8. Realising that our children will have to choose where to live someday. This one is the most difficult for me. People always ask me where I think my children will live when they grow up. I honestly have no idea. And I’m working at not having a preference. I really want my children to be able to decide for themselves where they want to live. And I don’t want them to feel like they will hurt my feelings if they choose either one. So for the most part, God is helping me trust Him with this. And actually, I’m a little excited for my children. That’s a pretty amazing thing to get to think about when you’re 18!

I know this doesn’t cover every area of biculturalism.  And I feel like I have lived in a very easy part of the world so my experience has been small. I’m sure there are so many other missionary wives who could add a lot more to this list. But I hope you can appreciate the effort it takes for a missionary wife to try to fit in to 2 different places at one time.

Love,

Teri Snode

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  • 6 thoughts on “What it Feels like to be Bi-Cultural

    1. Loved your observations! We are thirty years in Spain now, and oh, I could relate! (By the way, white hose are coming back, even in the U.K.) We really adapted to Spain and the way people think–broader mindset, not necessarily Spanish. We love our lives and wouldn’t have wanted to have stayed “home.” About the children, we always told ours, “Wherever God leads you, we get to visit!” We have one in Puerto Rico and one in the U.S.A., and we get to visit. :o) I believe 3rd culture kids adapt well on both sides of the ocean, if the parents have a positive attitude and communicate well with the kids. Ours grew up in Spain, so that wasn’t at all “new” to them. When they went to college, each went through one rougher year, but they did fine. God is good, and He helps people wherever they need to be. :o)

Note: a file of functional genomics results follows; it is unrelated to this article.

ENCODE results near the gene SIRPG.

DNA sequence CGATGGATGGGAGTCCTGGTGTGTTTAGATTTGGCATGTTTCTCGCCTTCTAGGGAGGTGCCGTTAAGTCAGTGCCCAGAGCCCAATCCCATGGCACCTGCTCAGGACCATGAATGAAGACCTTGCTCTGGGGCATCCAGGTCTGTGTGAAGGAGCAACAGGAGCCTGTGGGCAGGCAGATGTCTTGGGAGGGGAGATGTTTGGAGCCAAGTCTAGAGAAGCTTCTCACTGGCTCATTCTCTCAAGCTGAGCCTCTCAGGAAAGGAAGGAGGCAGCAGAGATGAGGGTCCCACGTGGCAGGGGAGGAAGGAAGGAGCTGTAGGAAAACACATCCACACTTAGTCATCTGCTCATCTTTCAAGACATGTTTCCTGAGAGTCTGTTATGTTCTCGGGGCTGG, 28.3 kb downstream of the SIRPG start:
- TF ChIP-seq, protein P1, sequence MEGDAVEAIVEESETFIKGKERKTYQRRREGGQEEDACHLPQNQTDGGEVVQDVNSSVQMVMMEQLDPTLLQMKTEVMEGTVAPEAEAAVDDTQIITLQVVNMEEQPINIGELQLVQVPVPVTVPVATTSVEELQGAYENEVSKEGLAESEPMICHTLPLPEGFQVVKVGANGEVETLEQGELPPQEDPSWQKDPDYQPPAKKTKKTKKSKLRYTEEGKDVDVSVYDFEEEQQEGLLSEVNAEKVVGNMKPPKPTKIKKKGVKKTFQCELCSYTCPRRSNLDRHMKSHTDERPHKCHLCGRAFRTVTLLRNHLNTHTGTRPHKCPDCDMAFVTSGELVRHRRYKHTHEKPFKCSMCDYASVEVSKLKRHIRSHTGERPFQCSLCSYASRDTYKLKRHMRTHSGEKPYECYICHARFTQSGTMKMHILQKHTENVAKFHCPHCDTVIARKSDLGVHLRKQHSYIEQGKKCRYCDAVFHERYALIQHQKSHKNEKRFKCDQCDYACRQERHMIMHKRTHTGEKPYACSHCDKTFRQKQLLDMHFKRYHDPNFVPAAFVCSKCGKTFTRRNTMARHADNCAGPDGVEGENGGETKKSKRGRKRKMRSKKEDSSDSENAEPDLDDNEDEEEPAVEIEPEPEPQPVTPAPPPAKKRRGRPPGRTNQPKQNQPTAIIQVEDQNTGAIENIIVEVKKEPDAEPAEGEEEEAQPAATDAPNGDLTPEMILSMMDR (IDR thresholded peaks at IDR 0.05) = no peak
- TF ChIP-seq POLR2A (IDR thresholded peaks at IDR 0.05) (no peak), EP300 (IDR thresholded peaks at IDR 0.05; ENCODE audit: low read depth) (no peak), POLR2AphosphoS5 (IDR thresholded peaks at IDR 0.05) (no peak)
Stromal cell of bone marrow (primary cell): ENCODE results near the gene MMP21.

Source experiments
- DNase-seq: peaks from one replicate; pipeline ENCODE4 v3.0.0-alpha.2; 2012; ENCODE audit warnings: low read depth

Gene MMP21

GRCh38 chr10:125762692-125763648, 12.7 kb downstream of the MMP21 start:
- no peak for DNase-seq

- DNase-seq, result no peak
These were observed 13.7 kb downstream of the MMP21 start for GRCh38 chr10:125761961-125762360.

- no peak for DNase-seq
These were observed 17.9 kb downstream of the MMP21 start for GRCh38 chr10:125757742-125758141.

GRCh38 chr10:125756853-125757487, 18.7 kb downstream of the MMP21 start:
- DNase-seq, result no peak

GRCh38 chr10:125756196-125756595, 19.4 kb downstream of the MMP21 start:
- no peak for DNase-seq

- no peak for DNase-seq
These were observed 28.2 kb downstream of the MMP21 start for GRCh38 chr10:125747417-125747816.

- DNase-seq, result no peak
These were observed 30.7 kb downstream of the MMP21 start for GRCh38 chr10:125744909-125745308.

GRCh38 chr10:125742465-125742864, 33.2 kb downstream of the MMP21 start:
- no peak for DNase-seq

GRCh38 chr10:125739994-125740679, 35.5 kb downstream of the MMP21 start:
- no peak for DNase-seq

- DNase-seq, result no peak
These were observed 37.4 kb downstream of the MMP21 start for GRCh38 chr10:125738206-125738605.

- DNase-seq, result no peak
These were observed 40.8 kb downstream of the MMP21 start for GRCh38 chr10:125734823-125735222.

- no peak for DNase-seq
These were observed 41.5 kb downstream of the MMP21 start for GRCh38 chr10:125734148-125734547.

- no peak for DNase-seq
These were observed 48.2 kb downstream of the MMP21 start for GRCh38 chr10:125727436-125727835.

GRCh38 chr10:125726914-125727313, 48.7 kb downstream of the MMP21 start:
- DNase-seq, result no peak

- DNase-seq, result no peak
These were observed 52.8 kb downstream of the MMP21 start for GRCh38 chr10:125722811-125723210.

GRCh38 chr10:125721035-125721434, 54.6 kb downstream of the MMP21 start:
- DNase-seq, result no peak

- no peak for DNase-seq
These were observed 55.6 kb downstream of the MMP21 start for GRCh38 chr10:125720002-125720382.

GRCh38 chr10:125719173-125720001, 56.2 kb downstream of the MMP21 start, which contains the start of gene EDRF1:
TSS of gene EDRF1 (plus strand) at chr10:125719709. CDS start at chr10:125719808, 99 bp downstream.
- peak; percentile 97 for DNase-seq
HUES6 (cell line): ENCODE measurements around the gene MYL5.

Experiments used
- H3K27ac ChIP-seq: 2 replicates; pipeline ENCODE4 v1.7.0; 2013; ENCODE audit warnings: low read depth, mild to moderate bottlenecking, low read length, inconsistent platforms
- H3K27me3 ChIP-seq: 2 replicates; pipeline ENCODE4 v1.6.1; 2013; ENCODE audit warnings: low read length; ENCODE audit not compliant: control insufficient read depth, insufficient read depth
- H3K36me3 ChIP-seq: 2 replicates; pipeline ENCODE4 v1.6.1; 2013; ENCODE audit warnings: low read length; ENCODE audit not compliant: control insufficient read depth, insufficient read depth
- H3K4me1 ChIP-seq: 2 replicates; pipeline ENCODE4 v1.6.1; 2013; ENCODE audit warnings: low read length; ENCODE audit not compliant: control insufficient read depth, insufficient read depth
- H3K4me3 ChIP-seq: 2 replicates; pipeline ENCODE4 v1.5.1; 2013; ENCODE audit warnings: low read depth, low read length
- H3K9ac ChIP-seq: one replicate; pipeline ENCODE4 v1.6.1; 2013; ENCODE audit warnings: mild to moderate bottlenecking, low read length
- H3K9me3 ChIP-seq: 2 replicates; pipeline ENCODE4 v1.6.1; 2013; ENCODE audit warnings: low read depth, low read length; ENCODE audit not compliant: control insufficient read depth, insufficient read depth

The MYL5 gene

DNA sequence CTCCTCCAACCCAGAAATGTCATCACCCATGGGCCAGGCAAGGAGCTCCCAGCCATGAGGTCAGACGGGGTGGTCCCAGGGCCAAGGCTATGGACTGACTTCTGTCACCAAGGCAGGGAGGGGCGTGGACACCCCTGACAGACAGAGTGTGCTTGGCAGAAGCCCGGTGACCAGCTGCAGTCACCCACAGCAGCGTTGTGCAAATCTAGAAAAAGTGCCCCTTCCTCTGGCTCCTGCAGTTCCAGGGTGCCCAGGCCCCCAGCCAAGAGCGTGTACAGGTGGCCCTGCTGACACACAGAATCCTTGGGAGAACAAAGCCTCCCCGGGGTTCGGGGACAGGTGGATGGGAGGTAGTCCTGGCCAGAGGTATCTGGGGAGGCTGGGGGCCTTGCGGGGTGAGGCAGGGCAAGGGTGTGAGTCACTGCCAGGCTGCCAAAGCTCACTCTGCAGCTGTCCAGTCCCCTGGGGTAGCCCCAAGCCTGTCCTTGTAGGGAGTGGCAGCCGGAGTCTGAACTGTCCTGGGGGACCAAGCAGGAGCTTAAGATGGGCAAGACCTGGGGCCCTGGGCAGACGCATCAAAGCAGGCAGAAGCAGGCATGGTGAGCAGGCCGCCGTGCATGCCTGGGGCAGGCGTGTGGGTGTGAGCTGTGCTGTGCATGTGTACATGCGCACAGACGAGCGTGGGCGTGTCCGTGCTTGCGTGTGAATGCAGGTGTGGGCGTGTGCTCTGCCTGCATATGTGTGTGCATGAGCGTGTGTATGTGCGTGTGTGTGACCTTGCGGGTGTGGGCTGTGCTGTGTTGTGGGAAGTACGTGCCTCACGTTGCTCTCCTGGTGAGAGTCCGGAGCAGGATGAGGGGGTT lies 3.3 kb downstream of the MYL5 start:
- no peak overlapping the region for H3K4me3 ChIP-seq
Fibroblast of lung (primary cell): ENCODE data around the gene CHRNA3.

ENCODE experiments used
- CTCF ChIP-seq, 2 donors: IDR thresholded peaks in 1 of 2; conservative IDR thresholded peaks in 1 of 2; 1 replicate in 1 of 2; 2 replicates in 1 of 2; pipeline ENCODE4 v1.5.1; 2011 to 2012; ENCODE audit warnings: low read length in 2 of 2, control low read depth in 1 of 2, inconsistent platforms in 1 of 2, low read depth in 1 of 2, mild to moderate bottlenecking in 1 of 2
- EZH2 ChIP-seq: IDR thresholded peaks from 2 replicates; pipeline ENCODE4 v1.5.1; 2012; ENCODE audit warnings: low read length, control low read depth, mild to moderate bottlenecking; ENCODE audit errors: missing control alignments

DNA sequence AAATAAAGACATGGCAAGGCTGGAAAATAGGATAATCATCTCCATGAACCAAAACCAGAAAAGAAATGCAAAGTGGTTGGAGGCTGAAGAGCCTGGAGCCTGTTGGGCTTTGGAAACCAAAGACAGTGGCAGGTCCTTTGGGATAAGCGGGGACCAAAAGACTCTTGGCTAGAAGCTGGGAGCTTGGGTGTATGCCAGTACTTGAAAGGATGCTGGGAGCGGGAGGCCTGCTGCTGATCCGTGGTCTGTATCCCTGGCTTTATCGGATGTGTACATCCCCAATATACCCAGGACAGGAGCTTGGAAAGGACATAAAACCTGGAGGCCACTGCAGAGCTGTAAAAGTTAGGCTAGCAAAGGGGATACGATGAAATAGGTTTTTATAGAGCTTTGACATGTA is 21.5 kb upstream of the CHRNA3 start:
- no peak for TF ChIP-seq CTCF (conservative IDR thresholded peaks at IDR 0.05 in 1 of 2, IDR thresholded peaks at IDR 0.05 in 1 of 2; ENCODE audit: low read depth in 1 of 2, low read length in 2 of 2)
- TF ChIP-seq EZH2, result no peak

1. Thank you, Lou Ann! Congrats on 30 years! That’s a huge milestone. And thanks for the reminder about my children serving the Lord anywhere He leads them. Very good point! I’m laughing about the white tights because I’m going to have a hard time wearing them now that I’ve finally gotten used to not wearing them:)

    2. Thank you for this sweet, heartfelt post Teri! I couldn’t help but chuckle about the part where you skipped a few American Holidays because so have we!!! We’d only realize 3 days later that we totally missed the 4th of July! 🙂 Enjoyed reading this! Much love from my side of the world to yours!

      1. Hey, Corli! Oh I’m glad we aren’t the only ones who have forgotten an American holiday. You sort of feel guilty when that happens. Don’t you! You know, I would love to hear your thoughts on being bi-cultural. I’m sure you could add tons to this post. Maybe next time:) Love you!